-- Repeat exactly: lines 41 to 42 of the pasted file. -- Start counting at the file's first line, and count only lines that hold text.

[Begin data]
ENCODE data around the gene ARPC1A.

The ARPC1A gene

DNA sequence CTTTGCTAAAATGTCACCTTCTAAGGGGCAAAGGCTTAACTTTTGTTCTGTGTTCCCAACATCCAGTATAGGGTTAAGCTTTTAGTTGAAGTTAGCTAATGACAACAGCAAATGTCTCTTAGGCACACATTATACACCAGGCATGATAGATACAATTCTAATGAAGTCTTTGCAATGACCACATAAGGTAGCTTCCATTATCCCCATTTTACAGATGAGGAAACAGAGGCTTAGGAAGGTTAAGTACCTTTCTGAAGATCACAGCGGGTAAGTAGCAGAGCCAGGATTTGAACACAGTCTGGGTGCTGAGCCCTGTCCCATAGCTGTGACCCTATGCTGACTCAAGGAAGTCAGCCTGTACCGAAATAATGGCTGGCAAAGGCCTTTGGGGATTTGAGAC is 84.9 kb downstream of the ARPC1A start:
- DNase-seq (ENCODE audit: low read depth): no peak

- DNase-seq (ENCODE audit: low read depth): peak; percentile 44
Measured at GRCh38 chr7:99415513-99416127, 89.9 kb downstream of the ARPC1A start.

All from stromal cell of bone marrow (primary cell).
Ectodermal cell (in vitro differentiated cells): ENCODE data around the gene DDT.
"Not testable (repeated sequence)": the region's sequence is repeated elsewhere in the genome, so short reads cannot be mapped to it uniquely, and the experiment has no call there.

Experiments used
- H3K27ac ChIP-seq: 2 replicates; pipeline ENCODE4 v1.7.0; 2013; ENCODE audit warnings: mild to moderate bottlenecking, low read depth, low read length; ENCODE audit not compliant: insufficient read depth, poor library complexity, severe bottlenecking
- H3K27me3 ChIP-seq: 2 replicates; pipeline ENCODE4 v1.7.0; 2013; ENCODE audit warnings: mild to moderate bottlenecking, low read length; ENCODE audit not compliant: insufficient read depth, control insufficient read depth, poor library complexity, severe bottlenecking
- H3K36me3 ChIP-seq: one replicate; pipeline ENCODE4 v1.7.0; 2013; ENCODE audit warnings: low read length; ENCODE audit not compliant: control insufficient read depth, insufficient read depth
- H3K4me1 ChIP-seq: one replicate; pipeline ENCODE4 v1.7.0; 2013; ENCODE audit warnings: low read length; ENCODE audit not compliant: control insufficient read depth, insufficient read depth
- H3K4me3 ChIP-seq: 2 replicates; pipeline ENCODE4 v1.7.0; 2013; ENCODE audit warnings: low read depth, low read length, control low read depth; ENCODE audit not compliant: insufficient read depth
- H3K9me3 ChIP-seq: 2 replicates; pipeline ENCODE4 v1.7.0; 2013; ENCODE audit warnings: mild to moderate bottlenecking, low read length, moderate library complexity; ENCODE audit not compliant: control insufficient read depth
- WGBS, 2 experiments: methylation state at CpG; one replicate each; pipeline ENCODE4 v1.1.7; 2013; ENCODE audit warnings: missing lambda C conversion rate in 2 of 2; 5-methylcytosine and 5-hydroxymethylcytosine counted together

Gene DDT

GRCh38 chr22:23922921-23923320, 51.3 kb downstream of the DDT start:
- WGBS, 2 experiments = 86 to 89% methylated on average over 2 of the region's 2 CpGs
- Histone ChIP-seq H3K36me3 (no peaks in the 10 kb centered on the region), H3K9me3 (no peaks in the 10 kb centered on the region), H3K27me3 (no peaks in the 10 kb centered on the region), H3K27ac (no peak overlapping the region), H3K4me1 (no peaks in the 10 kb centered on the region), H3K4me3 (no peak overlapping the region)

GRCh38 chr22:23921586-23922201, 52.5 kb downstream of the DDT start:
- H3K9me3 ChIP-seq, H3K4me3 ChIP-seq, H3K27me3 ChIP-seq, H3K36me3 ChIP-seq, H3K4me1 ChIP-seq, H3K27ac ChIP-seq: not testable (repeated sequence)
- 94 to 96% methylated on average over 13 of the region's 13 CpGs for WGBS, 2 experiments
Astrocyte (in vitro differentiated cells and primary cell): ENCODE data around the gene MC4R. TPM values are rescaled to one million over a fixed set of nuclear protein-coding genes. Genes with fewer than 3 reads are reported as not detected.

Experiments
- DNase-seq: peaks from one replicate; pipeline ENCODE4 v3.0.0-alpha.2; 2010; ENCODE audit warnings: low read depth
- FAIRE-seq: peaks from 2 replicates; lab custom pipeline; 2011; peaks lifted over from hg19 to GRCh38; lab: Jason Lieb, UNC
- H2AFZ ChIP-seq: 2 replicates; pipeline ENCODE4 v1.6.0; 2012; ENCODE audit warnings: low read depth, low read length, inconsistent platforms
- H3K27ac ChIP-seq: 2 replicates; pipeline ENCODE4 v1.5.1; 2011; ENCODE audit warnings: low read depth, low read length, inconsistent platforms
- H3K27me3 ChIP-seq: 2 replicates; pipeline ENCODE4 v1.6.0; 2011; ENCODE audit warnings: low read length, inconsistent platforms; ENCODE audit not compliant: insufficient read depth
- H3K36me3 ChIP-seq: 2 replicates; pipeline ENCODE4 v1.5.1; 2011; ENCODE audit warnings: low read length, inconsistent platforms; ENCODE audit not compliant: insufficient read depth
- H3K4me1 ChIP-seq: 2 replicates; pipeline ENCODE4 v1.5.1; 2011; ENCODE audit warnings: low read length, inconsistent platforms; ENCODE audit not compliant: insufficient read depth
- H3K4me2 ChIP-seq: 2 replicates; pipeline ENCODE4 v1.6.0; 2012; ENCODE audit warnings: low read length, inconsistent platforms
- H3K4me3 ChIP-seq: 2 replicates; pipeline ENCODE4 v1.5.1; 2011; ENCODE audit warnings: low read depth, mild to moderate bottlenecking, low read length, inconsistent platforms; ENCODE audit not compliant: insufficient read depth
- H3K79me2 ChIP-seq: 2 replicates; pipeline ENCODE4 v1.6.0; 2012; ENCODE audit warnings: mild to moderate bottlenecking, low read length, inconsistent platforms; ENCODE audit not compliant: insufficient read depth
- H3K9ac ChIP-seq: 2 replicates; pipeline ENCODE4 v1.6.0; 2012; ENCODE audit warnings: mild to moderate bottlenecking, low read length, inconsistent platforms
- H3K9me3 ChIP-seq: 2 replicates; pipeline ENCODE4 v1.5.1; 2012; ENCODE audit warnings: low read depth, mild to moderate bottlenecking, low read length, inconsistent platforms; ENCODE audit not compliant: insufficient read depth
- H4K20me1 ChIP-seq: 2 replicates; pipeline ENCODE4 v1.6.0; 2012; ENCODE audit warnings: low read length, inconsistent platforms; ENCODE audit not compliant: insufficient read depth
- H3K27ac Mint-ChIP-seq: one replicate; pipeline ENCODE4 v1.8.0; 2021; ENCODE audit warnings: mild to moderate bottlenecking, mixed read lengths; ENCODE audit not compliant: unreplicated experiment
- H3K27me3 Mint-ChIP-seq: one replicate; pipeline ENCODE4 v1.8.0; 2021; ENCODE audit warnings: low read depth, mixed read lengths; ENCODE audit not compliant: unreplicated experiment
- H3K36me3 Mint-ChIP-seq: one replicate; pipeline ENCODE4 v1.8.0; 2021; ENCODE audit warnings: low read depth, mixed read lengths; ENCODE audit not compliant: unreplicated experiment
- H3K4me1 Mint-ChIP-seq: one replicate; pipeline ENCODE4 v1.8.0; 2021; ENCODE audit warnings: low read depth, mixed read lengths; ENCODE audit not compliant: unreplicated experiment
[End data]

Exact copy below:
- H3K27me3 Mint-ChIP-seq: one replicate; pipeline ENCODE4 v1.8.0; 2021; ENCODE audit warnings: low read depth, mixed read lengths; ENCODE audit not compliant: unreplicated experiment
- H3K36me3 Mint-ChIP-seq: one replicate; pipeline ENCODE4 v1.8.0; 2021; ENCODE audit warnings: low read depth, mixed read lengths; ENCODE audit not compliant: unreplicated experiment